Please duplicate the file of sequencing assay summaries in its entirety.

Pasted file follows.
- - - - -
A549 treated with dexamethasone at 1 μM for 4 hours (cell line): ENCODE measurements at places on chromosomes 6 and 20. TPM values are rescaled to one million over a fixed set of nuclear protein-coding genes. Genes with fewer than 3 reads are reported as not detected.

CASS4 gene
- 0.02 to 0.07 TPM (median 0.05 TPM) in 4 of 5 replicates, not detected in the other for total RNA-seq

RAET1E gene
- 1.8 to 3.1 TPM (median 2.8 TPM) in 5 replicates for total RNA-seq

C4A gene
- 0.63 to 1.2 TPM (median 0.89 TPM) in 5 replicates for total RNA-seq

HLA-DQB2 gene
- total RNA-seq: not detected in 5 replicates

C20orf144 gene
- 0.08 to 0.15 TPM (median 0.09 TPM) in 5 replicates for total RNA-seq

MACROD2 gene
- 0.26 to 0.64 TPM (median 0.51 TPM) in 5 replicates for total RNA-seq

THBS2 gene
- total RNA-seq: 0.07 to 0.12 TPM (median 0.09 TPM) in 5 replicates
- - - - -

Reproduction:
A549 treated with dexamethasone at 1 μM for 4 hours (cell line): ENCODE measurements at places on chromosomes 6 and 20. TPM values are rescaled to one million over a fixed set of nuclear protein-coding genes. Genes with fewer than 3 reads are reported as not detected.

CASS4 gene
- 0.02 to 0.07 TPM (median 0.05 TPM) in 4 of 5 replicates, not detected in the other for total RNA-seq

RAET1E gene
- 1.8 to 3.1 TPM (median 2.8 TPM) in 5 replicates for total RNA-seq

C4A gene
- 0.63 to 1.2 TPM (median 0.89 TPM) in 5 replicates for total RNA-seq

HLA-DQB2 gene
- total RNA-seq: not detected in 5 replicates

C20orf144 gene
- 0.08 to 0.15 TPM (median 0.09 TPM) in 5 replicates for total RNA-seq

MACROD2 gene
- 0.26 to 0.64 TPM (median 0.51 TPM) in 5 replicates for total RNA-seq

THBS2 gene
- total RNA-seq: 0.07 to 0.12 TPM (median 0.09 TPM) in 5 replicates